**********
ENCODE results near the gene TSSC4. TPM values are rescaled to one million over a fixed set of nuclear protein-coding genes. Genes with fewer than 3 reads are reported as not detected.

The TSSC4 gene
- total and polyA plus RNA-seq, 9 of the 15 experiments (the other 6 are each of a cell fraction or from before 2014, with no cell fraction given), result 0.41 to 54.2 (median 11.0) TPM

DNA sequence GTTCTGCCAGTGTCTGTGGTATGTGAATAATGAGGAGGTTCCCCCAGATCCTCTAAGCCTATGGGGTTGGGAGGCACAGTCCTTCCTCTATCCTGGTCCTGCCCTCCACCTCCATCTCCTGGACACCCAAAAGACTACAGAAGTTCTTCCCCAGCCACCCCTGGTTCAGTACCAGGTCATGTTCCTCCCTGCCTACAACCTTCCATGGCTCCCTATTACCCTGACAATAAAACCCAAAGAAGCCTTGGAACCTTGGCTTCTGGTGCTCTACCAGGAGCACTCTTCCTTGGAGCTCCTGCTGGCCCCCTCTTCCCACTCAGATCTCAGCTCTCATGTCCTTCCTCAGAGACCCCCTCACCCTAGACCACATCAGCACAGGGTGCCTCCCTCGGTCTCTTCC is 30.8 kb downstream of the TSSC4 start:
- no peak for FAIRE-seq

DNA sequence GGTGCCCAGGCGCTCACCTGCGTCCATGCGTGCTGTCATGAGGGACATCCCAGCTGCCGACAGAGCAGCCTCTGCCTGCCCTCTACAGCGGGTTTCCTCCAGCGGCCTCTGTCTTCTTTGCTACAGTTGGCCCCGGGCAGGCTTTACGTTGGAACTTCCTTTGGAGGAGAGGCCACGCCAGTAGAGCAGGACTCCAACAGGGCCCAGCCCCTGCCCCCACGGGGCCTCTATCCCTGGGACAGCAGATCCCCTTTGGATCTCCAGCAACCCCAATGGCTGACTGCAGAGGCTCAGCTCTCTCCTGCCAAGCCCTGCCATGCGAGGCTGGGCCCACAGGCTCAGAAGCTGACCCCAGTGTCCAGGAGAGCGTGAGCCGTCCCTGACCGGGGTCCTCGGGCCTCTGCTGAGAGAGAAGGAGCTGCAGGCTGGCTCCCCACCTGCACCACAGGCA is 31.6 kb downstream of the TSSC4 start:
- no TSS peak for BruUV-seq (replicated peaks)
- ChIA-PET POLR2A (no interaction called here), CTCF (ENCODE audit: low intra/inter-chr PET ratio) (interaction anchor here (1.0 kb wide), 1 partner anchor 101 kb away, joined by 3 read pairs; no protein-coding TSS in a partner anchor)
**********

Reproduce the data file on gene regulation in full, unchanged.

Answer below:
ENCODE results near the gene TSSC4. TPM values are rescaled to one million over a fixed set of nuclear protein-coding genes. Genes with fewer than 3 reads are reported as not detected.

The TSSC4 gene
- total and polyA plus RNA-seq, 9 of the 15 experiments (the other 6 are each of a cell fraction or from before 2014, with no cell fraction given), result 0.41 to 54.2 (median 11.0) TPM

DNA sequence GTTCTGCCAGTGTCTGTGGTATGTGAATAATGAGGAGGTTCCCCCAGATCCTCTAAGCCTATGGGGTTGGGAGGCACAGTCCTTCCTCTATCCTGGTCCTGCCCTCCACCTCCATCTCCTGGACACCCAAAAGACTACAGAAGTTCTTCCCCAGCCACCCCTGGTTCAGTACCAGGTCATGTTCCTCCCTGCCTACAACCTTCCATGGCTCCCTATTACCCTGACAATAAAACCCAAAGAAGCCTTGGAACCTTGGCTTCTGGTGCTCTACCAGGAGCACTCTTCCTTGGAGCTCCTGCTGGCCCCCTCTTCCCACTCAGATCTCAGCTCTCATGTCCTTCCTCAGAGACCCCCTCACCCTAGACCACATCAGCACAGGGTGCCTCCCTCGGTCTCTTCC is 30.8 kb downstream of the TSSC4 start:
- no peak for FAIRE-seq

DNA sequence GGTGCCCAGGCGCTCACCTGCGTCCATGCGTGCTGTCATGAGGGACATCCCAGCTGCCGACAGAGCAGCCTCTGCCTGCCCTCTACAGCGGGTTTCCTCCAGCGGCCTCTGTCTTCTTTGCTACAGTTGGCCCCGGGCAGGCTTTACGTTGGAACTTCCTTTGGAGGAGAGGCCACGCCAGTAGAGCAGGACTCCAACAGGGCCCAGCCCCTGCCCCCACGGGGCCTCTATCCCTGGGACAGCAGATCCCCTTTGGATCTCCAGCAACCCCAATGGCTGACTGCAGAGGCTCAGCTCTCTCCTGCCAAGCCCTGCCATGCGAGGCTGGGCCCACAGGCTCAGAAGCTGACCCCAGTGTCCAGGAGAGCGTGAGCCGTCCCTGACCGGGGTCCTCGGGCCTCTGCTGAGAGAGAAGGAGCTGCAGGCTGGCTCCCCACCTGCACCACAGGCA is 31.6 kb downstream of the TSSC4 start:
- no TSS peak for BruUV-seq (replicated peaks)
- ChIA-PET POLR2A (no interaction called here), CTCF (ENCODE audit: low intra/inter-chr PET ratio) (interaction anchor here (1.0 kb wide), 1 partner anchor 101 kb away, joined by 3 read pairs; no protein-coding TSS in a partner anchor)